“That’s why we emphasise the importance of typography, encouraging our clients to either select the right option or opt for a bespoke solution,” he adds, such as Koto’s custom typefaces for Call of Duty, designed in collaboration with NaN, or Glassdoor, alongside Type Department. “More and more, we recommend the latter,” Arthur recalls, “just as we strive for a unique and distinctive logo, we aim for the same in our typography,” evidencing not only their strong relationship with type but also type foundries. Considering Koto’s approach to type more broadly, Arthur explains, “choosing (or making) the right typeface starts with intent,” challenging the intentions of what the typeface aims to communicate, the personality it should embody and, importantly, “how it adapts across the brand,” as Arthur suggests, be that more loud, expressive moments, or clarity-led, accessible spaces.

This duality, one of study and play, is one integral to Koto’s practice, balancing an often joyous tone with meticulous, pragmatic attention to detail – sensibilities that have blossomed from Koto’s three core pillars: Optimism, Co-Creation and Craft. “For sure, optimism is the backbone of our approach, but we’re not about wishful thinking,” Arthur elaborates, “we’re about actionable optimism, it’s a nuance worth noting,” suggesting the optimism that underlines his practice inhabiting more of a grounded role that enlivens the work they do. “Honestly, this is second nature to us,” he adds, “I think deep down it comes from the fact we love what we do, that’s why co-creation is so important to us,” sitting very much at the epicentre of Koto’s creative approach, as well as their working relationship with the team and their clients. “It’s a partnership through and through,” he remarks, “there’s nothing more fulfilling than crafting something together,” taking precedence over anything more superficial – from numbers of likes to awards.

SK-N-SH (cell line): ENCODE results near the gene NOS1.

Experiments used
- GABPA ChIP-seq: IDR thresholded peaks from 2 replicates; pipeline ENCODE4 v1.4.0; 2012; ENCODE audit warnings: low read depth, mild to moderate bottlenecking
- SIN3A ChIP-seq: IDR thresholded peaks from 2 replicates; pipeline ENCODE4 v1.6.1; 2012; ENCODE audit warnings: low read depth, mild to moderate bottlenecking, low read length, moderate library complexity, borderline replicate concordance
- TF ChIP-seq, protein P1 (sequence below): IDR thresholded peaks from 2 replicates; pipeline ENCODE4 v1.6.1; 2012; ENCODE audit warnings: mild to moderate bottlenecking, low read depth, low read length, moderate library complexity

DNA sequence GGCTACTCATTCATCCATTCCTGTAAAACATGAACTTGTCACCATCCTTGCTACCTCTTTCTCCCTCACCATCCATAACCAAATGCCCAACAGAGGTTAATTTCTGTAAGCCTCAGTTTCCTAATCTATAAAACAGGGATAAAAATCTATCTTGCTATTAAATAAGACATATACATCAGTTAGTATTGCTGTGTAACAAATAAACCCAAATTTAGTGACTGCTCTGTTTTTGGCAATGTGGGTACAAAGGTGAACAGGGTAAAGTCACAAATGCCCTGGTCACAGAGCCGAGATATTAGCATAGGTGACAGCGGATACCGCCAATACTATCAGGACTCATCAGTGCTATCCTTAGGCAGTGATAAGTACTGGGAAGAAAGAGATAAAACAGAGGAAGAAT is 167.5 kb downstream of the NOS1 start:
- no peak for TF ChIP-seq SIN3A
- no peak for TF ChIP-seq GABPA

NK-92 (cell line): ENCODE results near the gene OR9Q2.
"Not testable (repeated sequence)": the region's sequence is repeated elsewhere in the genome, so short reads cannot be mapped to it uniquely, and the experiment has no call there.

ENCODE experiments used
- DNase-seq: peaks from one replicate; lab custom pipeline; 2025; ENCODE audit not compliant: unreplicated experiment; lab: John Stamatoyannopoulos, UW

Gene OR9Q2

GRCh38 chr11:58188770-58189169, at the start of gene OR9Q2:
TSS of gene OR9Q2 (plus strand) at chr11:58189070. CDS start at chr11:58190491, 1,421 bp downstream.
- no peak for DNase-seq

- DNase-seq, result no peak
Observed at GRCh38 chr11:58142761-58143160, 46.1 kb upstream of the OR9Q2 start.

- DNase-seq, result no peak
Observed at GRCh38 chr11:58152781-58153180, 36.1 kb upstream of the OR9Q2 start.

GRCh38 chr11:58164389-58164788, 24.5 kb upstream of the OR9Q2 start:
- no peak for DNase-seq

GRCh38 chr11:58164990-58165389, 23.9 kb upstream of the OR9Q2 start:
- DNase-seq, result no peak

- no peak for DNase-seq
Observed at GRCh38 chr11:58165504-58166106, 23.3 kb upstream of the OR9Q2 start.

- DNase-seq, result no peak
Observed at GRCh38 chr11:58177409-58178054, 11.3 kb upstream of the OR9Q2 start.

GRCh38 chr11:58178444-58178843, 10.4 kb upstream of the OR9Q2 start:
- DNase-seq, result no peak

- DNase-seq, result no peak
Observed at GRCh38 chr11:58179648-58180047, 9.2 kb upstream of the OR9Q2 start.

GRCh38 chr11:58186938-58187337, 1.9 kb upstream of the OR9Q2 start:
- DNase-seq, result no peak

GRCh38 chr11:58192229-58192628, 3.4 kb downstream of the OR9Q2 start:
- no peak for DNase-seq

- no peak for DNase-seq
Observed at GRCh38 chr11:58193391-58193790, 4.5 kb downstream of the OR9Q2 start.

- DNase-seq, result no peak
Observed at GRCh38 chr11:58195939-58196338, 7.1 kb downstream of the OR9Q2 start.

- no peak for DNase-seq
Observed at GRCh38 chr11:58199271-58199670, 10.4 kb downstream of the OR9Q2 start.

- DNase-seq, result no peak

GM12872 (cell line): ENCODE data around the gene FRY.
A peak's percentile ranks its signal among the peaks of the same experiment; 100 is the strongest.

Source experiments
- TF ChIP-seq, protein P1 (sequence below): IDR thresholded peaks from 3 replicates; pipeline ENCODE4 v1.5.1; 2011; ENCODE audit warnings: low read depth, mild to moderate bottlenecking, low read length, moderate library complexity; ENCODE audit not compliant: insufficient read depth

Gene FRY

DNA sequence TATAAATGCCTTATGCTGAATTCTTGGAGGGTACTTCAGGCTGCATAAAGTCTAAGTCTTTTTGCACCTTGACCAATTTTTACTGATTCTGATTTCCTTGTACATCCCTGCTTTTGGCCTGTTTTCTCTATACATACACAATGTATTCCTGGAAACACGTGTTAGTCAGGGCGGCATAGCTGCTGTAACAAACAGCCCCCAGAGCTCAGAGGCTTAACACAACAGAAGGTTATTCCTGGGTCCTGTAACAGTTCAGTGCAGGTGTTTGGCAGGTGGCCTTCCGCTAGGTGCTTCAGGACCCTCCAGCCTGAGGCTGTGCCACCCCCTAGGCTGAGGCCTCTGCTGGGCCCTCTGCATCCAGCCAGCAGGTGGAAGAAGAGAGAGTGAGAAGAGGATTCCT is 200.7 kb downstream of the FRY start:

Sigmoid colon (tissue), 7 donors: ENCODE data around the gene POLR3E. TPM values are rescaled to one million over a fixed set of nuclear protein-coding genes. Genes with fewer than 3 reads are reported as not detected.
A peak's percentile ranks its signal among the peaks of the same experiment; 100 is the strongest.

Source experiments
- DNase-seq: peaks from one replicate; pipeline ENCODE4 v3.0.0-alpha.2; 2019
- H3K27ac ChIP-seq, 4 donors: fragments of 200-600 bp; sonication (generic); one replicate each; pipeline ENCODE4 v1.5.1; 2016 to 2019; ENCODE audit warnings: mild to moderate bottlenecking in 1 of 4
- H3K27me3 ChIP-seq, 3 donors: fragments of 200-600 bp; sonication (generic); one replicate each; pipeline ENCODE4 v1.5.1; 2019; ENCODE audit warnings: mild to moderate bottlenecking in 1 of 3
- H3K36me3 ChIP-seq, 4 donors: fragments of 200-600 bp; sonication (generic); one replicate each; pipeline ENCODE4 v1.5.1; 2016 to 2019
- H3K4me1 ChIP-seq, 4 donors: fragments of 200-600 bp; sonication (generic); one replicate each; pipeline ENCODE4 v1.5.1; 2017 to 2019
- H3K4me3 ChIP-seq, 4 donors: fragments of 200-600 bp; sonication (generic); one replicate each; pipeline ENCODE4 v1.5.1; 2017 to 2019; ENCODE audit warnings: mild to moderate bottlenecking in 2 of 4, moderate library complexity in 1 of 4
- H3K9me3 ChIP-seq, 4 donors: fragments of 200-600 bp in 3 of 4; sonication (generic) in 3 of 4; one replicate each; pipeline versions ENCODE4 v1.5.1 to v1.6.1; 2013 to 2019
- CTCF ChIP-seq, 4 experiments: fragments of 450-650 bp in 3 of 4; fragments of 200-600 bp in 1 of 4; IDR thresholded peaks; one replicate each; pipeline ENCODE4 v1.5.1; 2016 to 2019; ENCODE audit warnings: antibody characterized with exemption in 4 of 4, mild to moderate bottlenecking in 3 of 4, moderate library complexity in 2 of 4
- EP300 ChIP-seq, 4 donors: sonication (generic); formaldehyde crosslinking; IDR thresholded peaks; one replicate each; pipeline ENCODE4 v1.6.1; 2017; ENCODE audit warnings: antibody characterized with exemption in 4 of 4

“And as for what you quoted as ‘meticulous attention’,” Arthur tells us, “we call it ‘craft’,” bringing to attention the dedication to detail one must have in the creative industry. “Whether it’s something as small as 10 pixels or as large as 100 feet, perfecting every word, vector, and interaction is crucial,” he suggests, explaining his regular reference to the incremental grains of Formula One cars. “The extra 1% is the difference between Mid-Grid and World Champion,” Arthur continues, “now, what we do isn’t as complicated as car engineering ha, but it can help us understand the importance put in every part of the process,” refusing to take shortcuts or leaving anything unchallenged. “Iterate, iterate, iterate,” he adds.

One such project is Bolt, the digital checkout brand, the kinetic, energetic rebrand that made quite an industry splash. Setting the tone, Arthur explains, “The e-commerce checkout industry has never been so crowded, but as we often see in many industries, 99% of these brands are doing and saying the exact same thing,” presenting not much more than your typical, somewhat blue, bland brand. “Recognising this, we identified an incredible opportunity to differentiate in the market,” he adds, offering Koto the space to truly express Bolt’s one-click checkout USP. “This led us to build the brand around the concept of Lightning-fast checkout, which made total sense from both a visual and verbal brand perspective,” and with it, plenty of fascinating creative territories to explore, grounded in data, research and strategy.